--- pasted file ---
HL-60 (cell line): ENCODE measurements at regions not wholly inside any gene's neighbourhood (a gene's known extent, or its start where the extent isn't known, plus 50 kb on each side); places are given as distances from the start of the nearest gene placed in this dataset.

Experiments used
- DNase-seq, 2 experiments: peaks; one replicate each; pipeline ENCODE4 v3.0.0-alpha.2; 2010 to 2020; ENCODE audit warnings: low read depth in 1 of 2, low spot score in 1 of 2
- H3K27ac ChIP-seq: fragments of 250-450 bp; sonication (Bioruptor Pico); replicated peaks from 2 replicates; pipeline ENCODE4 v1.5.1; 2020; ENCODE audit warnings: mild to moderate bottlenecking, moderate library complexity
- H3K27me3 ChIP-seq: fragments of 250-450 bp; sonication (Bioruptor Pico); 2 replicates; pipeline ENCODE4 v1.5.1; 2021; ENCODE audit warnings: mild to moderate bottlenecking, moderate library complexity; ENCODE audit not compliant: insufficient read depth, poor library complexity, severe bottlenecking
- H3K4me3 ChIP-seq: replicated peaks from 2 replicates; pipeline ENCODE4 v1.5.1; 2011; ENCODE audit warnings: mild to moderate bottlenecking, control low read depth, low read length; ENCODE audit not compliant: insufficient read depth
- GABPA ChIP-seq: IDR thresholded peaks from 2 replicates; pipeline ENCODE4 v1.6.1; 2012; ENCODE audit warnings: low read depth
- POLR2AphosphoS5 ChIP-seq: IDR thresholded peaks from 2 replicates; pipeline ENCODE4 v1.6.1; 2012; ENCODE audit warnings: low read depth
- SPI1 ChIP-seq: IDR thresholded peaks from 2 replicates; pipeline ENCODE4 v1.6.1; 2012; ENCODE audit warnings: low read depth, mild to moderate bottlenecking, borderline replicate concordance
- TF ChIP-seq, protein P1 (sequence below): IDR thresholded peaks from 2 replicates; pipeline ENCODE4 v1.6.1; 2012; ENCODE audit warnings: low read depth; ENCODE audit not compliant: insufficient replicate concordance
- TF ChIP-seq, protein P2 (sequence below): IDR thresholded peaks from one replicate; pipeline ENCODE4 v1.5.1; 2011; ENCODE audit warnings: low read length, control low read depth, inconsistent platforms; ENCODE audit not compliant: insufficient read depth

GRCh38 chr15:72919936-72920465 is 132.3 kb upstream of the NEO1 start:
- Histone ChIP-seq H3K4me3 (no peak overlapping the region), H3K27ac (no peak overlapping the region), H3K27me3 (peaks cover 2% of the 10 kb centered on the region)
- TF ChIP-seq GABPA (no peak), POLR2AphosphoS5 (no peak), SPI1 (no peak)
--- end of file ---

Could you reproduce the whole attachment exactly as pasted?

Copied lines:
HL-60 (cell line): ENCODE measurements at regions not wholly inside any gene's neighbourhood (a gene's known extent, or its start where the extent isn't known, plus 50 kb on each side); places are given as distances from the start of the nearest gene placed in this dataset.

Experiments used
- DNase-seq, 2 experiments: peaks; one replicate each; pipeline ENCODE4 v3.0.0-alpha.2; 2010 to 2020; ENCODE audit warnings: low read depth in 1 of 2, low spot score in 1 of 2
- H3K27ac ChIP-seq: fragments of 250-450 bp; sonication (Bioruptor Pico); replicated peaks from 2 replicates; pipeline ENCODE4 v1.5.1; 2020; ENCODE audit warnings: mild to moderate bottlenecking, moderate library complexity
- H3K27me3 ChIP-seq: fragments of 250-450 bp; sonication (Bioruptor Pico); 2 replicates; pipeline ENCODE4 v1.5.1; 2021; ENCODE audit warnings: mild to moderate bottlenecking, moderate library complexity; ENCODE audit not compliant: insufficient read depth, poor library complexity, severe bottlenecking
- H3K4me3 ChIP-seq: replicated peaks from 2 replicates; pipeline ENCODE4 v1.5.1; 2011; ENCODE audit warnings: mild to moderate bottlenecking, control low read depth, low read length; ENCODE audit not compliant: insufficient read depth
- GABPA ChIP-seq: IDR thresholded peaks from 2 replicates; pipeline ENCODE4 v1.6.1; 2012; ENCODE audit warnings: low read depth
- POLR2AphosphoS5 ChIP-seq: IDR thresholded peaks from 2 replicates; pipeline ENCODE4 v1.6.1; 2012; ENCODE audit warnings: low read depth
- SPI1 ChIP-seq: IDR thresholded peaks from 2 replicates; pipeline ENCODE4 v1.6.1; 2012; ENCODE audit warnings: low read depth, mild to moderate bottlenecking, borderline replicate concordance
- TF ChIP-seq, protein P1 (sequence below): IDR thresholded peaks from 2 replicates; pipeline ENCODE4 v1.6.1; 2012; ENCODE audit warnings: low read depth; ENCODE audit not compliant: insufficient replicate concordance
- TF ChIP-seq, protein P2 (sequence below): IDR thresholded peaks from one replicate; pipeline ENCODE4 v1.5.1; 2011; ENCODE audit warnings: low read length, control low read depth, inconsistent platforms; ENCODE audit not compliant: insufficient read depth

GRCh38 chr15:72919936-72920465 is 132.3 kb upstream of the NEO1 start:
- Histone ChIP-seq H3K4me3 (no peak overlapping the region), H3K27ac (no peak overlapping the region), H3K27me3 (peaks cover 2% of the 10 kb centered on the region)
- TF ChIP-seq GABPA (no peak), POLR2AphosphoS5 (no peak), SPI1 (no peak)